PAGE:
Loading ...
Sorry, an error occurred while loading the content.

An anniversary column, Deaf Gay youth and a Passing

Expand Messages
  • Called Out
    CALLED OUT INFORMATION SERVICE October 12, 1999 1. Today is the first anniversary of the death of Mathew Shepard, a 5 foot 4, 105-pound 21-year-old Gay man
    Message 1 of 1 , Oct 13, 1999
    • 0 Attachment
      CALLED OUT INFORMATION SERVICE
      October 12, 1999

      1. Today is the first anniversary of the death of Mathew Shepard, a 5 foot
      4, 105-pound 21-year-old Gay man whose fact of existence so terrified two
      larger, non-Gay men that they strung him to a barbed wire fence with his
      arms outstretched in a Christ-like position and pistol-whipped him until he
      sank into a coma caused by the brain damage which would ultimately lead to
      the end of his life.

      Last Friday, the San Francisco (CA) Examiner ran an opinion column about
      this death by Bruce Mirkin titled "Few lessons, no letup in anti-gay venom."

      Mr. Mirkin shares the words of others, such as "Homosexuality may very well
      be the most dangerous lifestyle in America" -- the words of a member of the
      right-wing and anti-Gay Committee on Moral Concerns.

      He tells of how being Gay is described as "destructive emotionally,
      physically and morally to individuals, families and societies" in a
      report from the Family Research Council.

      He reports on a Scoutmaster who was fired, not because he was Gay, but
      because he used for gun-range target practice a photo of James Dale, the
      Eagle Scout who won a discrimination lawsuit against the Boy Scouts of
      America. The Scoutmaster was fired, according to Mr. Mirkin, "not because
      such hate-filled acts have no place in Scouting, but because the use of any
      human image violated National Rifle Association guidelines."

      The column -- and the story of prejudice and bigotry in action --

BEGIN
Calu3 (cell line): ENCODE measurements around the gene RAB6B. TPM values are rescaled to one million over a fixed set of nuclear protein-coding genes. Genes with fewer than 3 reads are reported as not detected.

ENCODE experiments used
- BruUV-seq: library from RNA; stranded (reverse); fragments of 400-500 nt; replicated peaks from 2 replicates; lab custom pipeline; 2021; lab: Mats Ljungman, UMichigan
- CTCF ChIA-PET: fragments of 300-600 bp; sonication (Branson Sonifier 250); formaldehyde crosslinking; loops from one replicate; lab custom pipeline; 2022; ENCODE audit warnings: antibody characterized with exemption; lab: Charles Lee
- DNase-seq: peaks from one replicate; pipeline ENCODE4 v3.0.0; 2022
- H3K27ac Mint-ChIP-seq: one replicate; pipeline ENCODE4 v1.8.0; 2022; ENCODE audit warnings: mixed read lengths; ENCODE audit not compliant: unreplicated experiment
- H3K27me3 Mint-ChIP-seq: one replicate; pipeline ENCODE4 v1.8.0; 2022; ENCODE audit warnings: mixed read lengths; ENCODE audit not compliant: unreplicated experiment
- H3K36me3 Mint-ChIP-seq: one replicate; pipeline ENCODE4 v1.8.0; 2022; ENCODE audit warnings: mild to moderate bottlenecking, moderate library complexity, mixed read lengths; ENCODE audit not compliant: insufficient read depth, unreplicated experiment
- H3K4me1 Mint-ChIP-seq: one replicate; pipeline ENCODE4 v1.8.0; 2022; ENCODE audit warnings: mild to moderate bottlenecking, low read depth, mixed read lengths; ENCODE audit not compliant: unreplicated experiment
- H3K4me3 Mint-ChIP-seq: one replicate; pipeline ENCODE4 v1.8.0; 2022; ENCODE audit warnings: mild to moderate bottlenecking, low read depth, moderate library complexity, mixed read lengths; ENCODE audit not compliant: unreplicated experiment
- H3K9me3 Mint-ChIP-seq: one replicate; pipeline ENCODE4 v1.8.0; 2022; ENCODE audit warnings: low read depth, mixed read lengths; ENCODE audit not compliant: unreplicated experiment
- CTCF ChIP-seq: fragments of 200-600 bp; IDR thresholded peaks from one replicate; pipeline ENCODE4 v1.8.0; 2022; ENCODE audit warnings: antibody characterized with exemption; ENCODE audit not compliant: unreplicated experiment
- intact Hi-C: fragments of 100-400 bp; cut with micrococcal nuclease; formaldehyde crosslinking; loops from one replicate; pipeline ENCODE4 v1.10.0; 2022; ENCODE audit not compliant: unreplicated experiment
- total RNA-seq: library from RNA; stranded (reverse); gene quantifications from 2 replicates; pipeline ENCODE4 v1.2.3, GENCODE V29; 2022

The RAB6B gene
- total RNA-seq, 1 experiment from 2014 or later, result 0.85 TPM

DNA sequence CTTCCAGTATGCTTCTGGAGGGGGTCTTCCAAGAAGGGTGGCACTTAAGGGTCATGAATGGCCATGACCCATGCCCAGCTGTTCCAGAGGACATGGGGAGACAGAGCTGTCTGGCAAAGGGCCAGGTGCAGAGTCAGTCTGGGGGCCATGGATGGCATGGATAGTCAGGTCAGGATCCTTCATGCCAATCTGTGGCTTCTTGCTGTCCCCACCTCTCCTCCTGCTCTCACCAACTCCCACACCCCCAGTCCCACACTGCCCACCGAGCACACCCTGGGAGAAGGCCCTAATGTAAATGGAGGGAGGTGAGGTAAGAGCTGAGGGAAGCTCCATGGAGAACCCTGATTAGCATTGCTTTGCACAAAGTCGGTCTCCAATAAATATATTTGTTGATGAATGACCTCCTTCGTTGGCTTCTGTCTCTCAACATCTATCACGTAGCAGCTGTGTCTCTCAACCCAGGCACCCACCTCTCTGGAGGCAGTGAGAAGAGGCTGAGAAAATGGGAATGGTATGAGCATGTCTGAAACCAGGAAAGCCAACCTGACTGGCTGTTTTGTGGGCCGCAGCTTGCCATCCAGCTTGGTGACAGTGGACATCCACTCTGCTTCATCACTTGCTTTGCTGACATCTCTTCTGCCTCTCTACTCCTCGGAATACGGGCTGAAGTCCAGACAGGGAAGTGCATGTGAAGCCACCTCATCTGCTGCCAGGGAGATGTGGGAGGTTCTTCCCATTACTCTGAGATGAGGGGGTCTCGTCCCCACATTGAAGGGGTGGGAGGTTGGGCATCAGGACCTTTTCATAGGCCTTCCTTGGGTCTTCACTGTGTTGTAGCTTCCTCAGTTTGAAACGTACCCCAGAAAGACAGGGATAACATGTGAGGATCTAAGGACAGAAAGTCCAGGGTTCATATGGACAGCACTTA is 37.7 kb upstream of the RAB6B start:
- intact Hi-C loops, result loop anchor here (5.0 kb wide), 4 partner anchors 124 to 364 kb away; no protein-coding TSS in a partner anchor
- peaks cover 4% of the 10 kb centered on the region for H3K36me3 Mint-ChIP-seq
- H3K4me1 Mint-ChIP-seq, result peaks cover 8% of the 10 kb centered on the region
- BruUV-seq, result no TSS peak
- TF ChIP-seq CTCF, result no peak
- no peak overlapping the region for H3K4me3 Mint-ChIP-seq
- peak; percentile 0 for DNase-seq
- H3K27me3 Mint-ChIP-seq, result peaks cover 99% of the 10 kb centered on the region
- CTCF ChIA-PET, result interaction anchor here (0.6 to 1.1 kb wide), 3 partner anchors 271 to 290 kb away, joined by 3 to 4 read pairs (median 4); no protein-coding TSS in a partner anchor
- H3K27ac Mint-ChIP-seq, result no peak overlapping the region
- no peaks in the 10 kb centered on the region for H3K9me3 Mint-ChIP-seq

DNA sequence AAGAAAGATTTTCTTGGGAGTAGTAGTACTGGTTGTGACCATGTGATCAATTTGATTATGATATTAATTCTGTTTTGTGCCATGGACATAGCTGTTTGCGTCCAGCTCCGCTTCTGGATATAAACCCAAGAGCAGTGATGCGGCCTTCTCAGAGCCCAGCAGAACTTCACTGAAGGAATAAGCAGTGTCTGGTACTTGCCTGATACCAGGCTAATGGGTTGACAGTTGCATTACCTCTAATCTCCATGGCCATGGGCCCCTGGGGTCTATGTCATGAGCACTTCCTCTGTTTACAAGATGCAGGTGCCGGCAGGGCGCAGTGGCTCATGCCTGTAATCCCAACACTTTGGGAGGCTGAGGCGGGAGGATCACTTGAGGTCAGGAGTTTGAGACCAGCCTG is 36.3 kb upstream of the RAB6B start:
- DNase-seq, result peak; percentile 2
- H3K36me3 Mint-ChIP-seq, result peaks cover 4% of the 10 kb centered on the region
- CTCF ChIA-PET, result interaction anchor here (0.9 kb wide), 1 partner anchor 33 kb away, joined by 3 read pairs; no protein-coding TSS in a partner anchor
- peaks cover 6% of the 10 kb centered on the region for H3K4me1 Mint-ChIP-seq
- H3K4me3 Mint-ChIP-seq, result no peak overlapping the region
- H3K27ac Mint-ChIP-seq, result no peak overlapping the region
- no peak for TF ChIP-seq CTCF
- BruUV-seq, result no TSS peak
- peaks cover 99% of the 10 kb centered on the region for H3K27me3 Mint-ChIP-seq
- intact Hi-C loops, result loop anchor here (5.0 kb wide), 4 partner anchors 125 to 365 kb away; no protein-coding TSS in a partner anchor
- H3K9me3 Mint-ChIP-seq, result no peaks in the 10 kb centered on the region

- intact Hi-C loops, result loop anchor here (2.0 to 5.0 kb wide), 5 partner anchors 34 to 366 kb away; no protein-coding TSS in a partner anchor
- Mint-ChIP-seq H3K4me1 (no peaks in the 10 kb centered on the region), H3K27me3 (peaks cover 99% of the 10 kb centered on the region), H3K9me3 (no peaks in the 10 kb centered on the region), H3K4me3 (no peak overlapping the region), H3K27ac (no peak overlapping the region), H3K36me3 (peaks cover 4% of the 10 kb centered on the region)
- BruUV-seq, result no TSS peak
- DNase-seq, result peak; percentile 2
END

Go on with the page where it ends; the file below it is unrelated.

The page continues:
continue....

      The full column can be read at
      http://eXaminer.com/opinion/1007mirken.html


      2. The October 8 issue of the Washington (DC) Blade tells of " the
      first-ever Deaf Youth Rainbow Retreat" in an article titled "Deaf Gay
      youth interpret their lives: Participants debate sign language, discuss
      homophobia, drop eggs". The article is located at
      http://www.washblade.com/local/991008b.htm

      According to the article, "The youth gathered ... on the morning of
      Saturday, Oct. 2, had at least two things in common: their language and
      their desire to mingle with other youth within the Gay community."

      One of the organizers pointed out that, although " there are resources
      for Gay youth, such as [Washington, DC's] Sexual Minority Youth Assistance
      League, often there are no interpreters available for those
      youth that are deaf or hearing impaired."

      On participant, "an 18-year-old student at Gallaudet University, said
      one important theme for the retreat was the prevention of youth suicide. He
      also noted that there might not have been enough exposure to the larger Gay
      community at the retreat, adding "I would not limit the retreat to the deaf
      only, but include hearing Gay and Lesbian people. I can learn from the
      hearing because they have more exposure to the Gay community."


      3. The founder of shelters throughout North America which sheltered
      thousands (at least) of homeless youth from the street has passed away.

      An AP story in the Oct. 12 San Francisco (CA) Examiner reports that "The
      Rev. Bruce Ritter ...is dead at 72," having "suffered from Hodgkin's
      disease, cancer of the lymph nodes."

      The history of the founder of Covenant House can be read at
      http://eXaminer.com/ap_a/AP_Obit_Ritter.html

      According to the Examiner, "[a]t its peak, Covenant House was the
      largest private child care agency in the country. It sheltered 2,000
      homeless teen-agers a night and took in $92 million a year."

      "It operated shelters in six U.S. cities and in Toronto, Canada, four
      orphanages in Central America. Ritter was visited by Mother Teresa;
      President Reagan hailed him as a hero in his 1984 State of the Union
      address."

      -- Posted by Called Out moderator
    Your message has been successfully submitted and would be delivered to recipients shortly.